Hunt for the Wilderpeople
Directed by Taika Waititi
Ricky is a defiant young city kid who finds himself on the run with his cantankerous foster uncle in the wild New Zealand bush. A national manhunt ensues, and the two are forced to put aside their differences and work together to survive.
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★★★★ review by Arielrocks5 on Letterboxd
While watching this film, I kept thinking of how much of it felt more like a visual novel than something akin to a regular three act structure. This was mostly down to the fact that it features several title cards revealing different chapters of the story, completely with different titles. To my surprise, it was in fact based on a novel (one I haven't read) and suddenly all the pieces began to make sense.
"Hunt for the Wilderpeople" is an easy going dive through the woods of the New Zealand Bush. Following two people on the run from a man hunt against them after a couple of mishaps that happened a couple days after they ended up getting lost.
These two people are Julian Dennison's Ricky and Sam Neill's Hector, one a 13 year old sent to Hector and his wife (played by the same actress who played the mother in "Housebound" ((another really good New Zealand movie I'd highly recommend), which was awesome!) to take care of him due to him having no real parents of his own.
It's a simple set up with nice enough characters to go along with, but what really elevates it above anything else is how good the actual presentation of these things happens to be.
My only real experience with Taika Waititi was his collaboration with "Flight of the Conchords" creator, Jemaine Clement, in their hilarious mockumentary "What We Do in the Shadows", so I really didn't know exactly what to expect from his skills as a director on his own.
To my surprise, it's him alone that I think really makes the movie go from fairly average adventure "learning to bond with grumpy old man" story, into something really worth giving more credit to. From the gorgeous shots of the New Zealand wilderness from both below and above, to the wonderful Cinematography by Lachlan Milne, to the really well constructed writing and structure of having each part of the movie be in chapters is what really makes the movie work above anything else.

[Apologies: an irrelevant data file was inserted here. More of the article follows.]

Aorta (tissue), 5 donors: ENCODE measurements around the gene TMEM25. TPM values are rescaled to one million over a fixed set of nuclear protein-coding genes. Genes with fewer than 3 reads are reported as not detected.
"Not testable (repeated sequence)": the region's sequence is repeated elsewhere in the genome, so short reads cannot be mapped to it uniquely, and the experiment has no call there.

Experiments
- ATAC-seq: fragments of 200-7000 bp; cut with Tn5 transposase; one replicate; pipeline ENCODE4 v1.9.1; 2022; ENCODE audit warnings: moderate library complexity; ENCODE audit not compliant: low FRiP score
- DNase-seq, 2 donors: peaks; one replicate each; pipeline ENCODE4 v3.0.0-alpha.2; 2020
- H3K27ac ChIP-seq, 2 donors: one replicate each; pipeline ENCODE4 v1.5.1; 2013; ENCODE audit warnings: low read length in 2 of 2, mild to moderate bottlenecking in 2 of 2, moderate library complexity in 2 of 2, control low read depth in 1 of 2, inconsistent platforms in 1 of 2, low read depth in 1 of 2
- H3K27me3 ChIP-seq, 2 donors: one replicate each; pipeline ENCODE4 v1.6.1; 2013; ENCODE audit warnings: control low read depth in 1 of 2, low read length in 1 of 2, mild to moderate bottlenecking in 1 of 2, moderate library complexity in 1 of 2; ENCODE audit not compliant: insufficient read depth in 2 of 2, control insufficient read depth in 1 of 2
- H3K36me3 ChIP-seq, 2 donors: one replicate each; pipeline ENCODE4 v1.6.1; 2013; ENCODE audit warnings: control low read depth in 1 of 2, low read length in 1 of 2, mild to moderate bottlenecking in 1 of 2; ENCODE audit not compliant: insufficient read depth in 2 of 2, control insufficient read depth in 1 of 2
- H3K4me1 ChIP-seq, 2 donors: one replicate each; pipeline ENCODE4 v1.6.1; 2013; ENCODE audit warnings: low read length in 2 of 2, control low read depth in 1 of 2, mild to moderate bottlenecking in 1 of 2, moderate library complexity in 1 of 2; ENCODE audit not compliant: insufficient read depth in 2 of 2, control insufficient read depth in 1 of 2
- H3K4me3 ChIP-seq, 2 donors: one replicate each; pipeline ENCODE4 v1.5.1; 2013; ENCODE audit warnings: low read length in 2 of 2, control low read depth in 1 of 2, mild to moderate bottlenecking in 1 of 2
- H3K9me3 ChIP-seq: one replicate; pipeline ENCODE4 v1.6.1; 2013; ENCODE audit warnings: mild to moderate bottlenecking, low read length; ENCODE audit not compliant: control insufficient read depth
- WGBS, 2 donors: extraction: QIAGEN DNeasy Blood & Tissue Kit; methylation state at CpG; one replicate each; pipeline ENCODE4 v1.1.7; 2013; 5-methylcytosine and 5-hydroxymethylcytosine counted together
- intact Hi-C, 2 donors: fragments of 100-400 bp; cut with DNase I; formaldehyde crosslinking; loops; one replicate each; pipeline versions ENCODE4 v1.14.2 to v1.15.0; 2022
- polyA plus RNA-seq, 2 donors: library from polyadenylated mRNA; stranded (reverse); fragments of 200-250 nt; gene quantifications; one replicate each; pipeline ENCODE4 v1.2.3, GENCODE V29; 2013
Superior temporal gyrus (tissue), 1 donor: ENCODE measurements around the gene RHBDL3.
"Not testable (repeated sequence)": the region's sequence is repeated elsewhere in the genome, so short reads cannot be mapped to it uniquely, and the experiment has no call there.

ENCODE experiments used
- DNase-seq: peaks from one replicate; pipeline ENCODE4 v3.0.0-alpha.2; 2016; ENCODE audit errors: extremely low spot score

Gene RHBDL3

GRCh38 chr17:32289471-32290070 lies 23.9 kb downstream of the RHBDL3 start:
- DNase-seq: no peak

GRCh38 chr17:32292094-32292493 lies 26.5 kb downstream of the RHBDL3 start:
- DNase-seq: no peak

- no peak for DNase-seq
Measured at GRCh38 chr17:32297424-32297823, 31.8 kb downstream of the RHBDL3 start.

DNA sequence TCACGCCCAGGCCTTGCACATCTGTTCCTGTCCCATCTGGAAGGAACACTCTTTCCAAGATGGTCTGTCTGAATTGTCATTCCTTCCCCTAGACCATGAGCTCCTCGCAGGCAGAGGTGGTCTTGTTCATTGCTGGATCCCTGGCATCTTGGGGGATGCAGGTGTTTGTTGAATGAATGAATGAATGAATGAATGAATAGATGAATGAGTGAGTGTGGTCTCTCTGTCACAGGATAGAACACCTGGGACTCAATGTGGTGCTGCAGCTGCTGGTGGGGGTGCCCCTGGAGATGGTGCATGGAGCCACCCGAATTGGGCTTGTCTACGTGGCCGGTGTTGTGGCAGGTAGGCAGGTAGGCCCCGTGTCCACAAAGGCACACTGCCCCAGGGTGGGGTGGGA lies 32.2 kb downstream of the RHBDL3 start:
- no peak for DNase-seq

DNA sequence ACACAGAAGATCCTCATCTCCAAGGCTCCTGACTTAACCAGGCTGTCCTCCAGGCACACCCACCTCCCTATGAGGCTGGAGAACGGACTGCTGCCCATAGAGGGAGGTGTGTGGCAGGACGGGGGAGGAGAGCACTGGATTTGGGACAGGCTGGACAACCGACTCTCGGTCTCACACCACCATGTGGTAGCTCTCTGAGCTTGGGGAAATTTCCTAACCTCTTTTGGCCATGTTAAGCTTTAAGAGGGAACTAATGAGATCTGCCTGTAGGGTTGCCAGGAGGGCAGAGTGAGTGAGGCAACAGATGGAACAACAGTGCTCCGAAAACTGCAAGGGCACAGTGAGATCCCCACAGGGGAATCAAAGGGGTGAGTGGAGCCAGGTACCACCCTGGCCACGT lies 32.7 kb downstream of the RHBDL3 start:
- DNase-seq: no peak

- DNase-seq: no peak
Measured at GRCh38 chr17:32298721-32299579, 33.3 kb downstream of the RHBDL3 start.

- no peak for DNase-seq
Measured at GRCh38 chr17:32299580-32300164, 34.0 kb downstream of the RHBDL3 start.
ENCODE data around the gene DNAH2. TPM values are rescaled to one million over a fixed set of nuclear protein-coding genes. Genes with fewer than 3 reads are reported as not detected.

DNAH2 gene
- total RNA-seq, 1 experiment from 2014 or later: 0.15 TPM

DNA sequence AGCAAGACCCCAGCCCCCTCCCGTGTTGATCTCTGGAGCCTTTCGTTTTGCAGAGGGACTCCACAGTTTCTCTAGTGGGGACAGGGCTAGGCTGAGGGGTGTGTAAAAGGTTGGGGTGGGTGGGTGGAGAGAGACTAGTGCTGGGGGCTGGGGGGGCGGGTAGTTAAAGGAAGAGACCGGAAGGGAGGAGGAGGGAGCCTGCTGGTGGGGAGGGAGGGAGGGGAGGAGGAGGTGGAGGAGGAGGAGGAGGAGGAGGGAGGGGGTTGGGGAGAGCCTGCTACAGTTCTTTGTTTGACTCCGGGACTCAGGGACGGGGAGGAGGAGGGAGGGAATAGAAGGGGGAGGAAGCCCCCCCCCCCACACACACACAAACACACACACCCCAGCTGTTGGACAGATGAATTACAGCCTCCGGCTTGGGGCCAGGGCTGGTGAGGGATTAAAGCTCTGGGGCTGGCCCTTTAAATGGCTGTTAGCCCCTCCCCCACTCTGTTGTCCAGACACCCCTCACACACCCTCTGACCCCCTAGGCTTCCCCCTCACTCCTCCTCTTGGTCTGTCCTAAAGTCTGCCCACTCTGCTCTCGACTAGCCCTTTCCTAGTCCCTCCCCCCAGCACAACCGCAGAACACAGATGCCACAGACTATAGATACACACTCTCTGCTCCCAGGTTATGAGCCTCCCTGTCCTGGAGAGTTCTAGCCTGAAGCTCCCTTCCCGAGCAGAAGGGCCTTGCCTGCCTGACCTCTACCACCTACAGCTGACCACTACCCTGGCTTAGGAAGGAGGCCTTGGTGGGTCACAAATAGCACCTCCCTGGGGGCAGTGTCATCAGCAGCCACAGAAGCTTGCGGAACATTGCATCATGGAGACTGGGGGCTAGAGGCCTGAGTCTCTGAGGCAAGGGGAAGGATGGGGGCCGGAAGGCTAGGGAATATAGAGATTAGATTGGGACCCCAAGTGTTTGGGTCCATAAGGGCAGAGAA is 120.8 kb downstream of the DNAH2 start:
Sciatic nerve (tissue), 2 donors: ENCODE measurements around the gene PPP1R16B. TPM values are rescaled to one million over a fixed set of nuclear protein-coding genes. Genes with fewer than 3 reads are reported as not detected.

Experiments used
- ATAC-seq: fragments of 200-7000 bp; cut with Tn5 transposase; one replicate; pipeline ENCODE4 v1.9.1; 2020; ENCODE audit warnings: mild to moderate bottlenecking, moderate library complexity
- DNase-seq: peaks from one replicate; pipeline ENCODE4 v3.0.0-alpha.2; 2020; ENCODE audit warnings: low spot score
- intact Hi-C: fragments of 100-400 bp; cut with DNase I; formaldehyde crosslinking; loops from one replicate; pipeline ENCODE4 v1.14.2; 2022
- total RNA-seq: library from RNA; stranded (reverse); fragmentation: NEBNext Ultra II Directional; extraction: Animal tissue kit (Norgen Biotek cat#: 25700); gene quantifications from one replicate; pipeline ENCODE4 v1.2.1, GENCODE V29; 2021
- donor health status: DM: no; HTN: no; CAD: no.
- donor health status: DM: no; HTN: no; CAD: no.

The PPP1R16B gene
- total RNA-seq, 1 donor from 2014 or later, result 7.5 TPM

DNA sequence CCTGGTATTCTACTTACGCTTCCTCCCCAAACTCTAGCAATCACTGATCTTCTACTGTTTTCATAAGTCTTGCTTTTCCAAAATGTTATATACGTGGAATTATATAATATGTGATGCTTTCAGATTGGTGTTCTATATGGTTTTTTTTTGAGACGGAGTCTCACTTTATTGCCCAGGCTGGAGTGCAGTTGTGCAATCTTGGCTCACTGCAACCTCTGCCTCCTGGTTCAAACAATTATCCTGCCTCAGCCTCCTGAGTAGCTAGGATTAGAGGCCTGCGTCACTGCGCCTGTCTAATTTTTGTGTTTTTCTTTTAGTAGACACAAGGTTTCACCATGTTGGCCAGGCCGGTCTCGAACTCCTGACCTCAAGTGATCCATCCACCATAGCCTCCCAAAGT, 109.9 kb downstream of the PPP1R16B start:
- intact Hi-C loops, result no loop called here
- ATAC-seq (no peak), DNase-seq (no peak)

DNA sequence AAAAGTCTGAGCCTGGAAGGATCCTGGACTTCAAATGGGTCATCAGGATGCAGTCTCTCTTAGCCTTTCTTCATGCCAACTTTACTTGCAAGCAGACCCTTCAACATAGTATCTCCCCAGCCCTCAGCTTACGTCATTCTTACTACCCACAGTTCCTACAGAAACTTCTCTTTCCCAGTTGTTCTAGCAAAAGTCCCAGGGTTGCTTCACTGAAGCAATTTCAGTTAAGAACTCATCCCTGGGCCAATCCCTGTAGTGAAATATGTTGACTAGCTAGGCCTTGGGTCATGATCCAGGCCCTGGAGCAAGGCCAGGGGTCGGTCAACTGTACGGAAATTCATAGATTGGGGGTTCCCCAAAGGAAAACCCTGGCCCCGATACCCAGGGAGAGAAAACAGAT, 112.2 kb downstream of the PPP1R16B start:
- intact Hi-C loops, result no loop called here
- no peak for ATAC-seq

It also helps that you have two compelling lead characters that you get to know as people and see their struggles throughout the picture, what with being hunted down by most of New Zealand's police force among trying to survive in the bush for months on end.
Their performances are great as well. Both Julian Dennison and Sam Neill work off each other nicely and even offer some genuinely funny moments of dialogue during some of the more heavier moments of the film.
I wouldn't really say it's a laugh out loud hilarious ride from start to finish (admittedly, some of the fat jokes during the beginning were pretty poorly timed) as much would say it's a film that features a compelling story and presentation that happens to both make you laugh as much as it makes you feel a wider range of emotions from the very start to the very end.
This is one I think will get better as soon as I give it a revisit in the future, not because I feel like I've missed some deeper subtext and jokes underneath, but because I actually feel like spending time with these two people again and reliving their journey and maybe find even more enjoyment then.
As it stands, "Hunt for the Wilderpeople" is one of the better movies I can recommenced to pretty much anyone looking for a nice way to kill some time and enjoy the journey. So check it out for yourself. :)
★★★★ review by brat pitt on Letterboxd
this is the up x moonrise kingdom crossover i never knew i needed
★★★★½ review by alie on Letterboxd
no offence but i'm about to shove taika's whole filmography up my a$$
★★★★½ review by Eli Hayes on Letterboxd
This review may contain spoilers.